Together, the dragon boats pushed out and began to make their way across the glass-like water, quickly disappearing into the mist as they paddled towards the Silent Witness Memorial.
Although the paddlers have all been touched by cancer —the average age of the participants being 62 years old — the dragon boaters completed the 13-kilometer trek in less than three hours.
Carole MacLeod, President of the Cape Breastoners, said this morning’s launch was unlike anything she’d ever experienced.
“When I came down the hill and looked down over the water and saw the haze, the fog, it was breathtaking,”said MacLeod. “And then to get into the boat and actually slip into the mist…it was the most wonderful experience I’ve ever had.”
Furthermore, MacLeod noted the importance of the physical challenge. She said that as survivors, it was rewarding to test and meet their goals following a fight with cancer.
“We’re alive. We’re doing something that we’re probably never going to do again and we’ll have this memory forever. We’ll be able to look back and say we slayed the Gander,” said MacLeod.
Joanne Power, the chair of the Central NL Dragons and one of the event’s chief organizers, said tears were streaming down her face during launch.
She said she was happy to see all the planning pay off but it highlighted the loss of Brenda Reid, a dragon boater from the Central team, who died before she could participate.
“It was a really emotional time because we had lost Brenda Reid and this is the type of thing that she would enjoy,” said Power. “I so wish she could be here.”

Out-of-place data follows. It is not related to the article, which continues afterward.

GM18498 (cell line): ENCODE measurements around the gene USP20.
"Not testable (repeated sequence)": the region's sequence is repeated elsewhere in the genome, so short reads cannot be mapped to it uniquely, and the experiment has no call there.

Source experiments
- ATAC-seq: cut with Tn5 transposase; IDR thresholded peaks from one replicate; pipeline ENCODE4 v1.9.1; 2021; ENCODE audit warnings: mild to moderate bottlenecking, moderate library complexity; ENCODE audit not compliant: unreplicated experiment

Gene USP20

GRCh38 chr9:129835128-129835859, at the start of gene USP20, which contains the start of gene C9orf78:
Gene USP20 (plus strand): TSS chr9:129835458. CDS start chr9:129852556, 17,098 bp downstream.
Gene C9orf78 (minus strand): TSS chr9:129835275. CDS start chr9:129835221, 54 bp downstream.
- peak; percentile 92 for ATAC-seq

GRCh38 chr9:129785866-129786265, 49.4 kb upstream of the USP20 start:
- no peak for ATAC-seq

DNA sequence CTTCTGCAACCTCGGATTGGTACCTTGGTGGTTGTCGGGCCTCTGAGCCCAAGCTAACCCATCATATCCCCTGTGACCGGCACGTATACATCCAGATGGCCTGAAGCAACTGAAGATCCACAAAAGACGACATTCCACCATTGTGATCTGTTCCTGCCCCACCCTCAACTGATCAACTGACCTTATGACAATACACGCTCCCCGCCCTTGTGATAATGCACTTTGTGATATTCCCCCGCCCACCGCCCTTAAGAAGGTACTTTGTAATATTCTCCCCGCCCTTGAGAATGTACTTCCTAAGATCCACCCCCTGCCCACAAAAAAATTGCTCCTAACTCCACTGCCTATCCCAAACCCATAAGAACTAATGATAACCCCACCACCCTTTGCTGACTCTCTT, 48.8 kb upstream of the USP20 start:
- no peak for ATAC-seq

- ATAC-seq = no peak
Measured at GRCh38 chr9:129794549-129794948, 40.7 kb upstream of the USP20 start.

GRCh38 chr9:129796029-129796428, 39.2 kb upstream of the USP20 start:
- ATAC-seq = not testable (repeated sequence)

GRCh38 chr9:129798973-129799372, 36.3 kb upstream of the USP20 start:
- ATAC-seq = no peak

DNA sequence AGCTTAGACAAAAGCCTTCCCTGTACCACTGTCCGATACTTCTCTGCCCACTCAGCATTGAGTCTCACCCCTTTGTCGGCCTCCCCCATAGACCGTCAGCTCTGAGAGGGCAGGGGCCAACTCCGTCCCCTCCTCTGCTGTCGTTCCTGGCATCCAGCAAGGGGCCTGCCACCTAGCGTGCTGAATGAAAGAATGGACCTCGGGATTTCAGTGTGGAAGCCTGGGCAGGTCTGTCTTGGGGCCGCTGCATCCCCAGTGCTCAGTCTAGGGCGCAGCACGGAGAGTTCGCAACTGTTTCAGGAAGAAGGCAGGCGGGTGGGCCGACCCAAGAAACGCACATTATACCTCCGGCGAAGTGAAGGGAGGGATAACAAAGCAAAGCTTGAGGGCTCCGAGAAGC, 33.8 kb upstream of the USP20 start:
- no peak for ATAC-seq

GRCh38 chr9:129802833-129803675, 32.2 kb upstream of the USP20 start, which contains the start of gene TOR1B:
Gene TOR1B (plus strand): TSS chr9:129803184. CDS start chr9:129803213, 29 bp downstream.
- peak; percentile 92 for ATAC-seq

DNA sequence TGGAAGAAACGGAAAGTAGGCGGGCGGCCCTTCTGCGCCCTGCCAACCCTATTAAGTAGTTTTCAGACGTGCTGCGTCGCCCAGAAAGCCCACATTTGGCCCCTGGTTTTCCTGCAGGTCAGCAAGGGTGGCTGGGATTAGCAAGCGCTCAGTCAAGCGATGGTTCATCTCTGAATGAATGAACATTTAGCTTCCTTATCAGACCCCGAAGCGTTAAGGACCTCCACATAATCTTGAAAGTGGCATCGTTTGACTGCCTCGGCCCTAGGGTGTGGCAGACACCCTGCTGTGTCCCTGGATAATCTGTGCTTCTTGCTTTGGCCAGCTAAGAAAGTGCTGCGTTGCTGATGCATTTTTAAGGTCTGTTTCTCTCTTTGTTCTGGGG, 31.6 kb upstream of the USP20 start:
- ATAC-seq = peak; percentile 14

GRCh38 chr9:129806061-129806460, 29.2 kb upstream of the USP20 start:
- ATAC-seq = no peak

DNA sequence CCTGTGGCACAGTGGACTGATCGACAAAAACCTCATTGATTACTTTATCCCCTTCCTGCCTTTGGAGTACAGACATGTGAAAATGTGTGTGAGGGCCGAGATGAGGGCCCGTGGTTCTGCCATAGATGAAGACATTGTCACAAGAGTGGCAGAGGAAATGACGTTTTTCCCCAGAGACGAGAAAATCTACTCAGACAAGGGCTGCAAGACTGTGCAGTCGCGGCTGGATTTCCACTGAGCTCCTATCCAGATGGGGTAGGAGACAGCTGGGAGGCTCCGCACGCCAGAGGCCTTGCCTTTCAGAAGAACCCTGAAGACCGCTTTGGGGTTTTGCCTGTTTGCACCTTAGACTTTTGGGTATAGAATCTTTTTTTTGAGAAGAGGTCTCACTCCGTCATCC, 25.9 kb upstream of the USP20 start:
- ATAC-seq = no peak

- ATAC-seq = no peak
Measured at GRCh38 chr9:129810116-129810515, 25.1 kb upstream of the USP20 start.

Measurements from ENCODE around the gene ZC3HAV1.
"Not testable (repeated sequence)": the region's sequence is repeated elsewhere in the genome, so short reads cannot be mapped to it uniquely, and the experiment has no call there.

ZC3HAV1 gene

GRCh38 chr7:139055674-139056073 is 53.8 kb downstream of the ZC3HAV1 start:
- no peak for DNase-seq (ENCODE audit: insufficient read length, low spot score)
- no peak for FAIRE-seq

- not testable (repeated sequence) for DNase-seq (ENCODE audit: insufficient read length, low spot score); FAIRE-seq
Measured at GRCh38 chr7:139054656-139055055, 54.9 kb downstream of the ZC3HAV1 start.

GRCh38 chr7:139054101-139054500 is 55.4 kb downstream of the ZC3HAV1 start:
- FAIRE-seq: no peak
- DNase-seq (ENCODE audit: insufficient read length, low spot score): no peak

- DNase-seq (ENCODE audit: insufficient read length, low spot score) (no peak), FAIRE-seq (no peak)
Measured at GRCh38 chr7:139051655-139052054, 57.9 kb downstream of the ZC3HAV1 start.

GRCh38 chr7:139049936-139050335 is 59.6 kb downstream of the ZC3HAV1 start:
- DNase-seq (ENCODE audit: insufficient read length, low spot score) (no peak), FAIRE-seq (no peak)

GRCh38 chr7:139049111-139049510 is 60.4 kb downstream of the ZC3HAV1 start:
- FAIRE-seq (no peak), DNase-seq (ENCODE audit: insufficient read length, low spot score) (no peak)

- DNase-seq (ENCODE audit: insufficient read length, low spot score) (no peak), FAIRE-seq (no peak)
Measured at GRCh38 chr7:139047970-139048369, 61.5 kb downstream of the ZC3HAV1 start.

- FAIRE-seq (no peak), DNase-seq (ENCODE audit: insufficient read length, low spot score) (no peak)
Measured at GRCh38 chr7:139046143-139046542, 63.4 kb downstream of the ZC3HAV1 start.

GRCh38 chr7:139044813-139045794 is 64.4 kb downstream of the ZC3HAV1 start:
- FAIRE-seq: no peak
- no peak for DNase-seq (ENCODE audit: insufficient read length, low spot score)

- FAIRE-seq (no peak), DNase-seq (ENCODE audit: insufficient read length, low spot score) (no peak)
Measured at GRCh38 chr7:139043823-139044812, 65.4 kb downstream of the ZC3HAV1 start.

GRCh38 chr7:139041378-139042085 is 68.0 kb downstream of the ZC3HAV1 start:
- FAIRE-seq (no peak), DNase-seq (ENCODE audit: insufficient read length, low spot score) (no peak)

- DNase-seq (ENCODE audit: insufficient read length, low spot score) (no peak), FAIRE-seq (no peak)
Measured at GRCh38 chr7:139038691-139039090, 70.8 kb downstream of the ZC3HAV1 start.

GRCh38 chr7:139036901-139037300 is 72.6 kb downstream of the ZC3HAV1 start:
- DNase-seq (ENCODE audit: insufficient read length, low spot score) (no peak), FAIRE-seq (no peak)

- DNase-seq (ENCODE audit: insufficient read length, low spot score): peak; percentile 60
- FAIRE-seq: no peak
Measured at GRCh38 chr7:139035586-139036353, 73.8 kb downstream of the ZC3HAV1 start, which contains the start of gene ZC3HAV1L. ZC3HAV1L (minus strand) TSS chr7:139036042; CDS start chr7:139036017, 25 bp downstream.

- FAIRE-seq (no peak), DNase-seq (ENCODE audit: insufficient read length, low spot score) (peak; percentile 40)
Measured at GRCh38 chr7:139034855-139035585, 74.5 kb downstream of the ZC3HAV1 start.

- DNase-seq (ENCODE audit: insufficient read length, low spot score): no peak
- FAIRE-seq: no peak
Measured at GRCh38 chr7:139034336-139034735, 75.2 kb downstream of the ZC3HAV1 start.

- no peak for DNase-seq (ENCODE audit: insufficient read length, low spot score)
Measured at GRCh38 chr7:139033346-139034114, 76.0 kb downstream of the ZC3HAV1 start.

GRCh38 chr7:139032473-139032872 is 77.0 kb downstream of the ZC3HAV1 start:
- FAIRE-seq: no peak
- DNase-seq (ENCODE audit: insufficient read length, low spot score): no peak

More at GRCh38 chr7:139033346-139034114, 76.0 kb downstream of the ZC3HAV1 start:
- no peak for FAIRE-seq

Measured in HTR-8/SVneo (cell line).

To honour Reid, the whole camp has been dubbed Camp Brenda for the duration of the weekend.
Although Power was touched by the morning’s beauty, it wasn’t long before the work began; there’s no slacking in a dragon boat.
“When we sit in that boat, you forget everything. You have to focus and work together,” she said.
Power wasn’t the only one to shed a few tears.
Paulette Noseworthy, from Conception Bay South, said she had to fight tears as they neared the Silent Witness Memorial.
“It’s just important to know that we can do it. Surgery, treatments, they ruin your muscles,” said Noseworthy.
Mount Pearl’s Colleen Field almost didn’t sign up but is glad she did.
“I actually doubted myself and almost didn’t do it,” she said.
However, after receiving encouragement from others, she decided to participate.
Field credits the support from the community and her fellow dragon boaters for helping her improve her self-confidence.
“I felt so welcome right from the start,” she said.
Noseworthy in particular tested herself: she’s afraid of the open water.
“I won’t even go out the bay in a speedboat,” she said.
On this day, though, she had no problem paddling a dozen kilometers across the lake in a dragon boat with her sisters.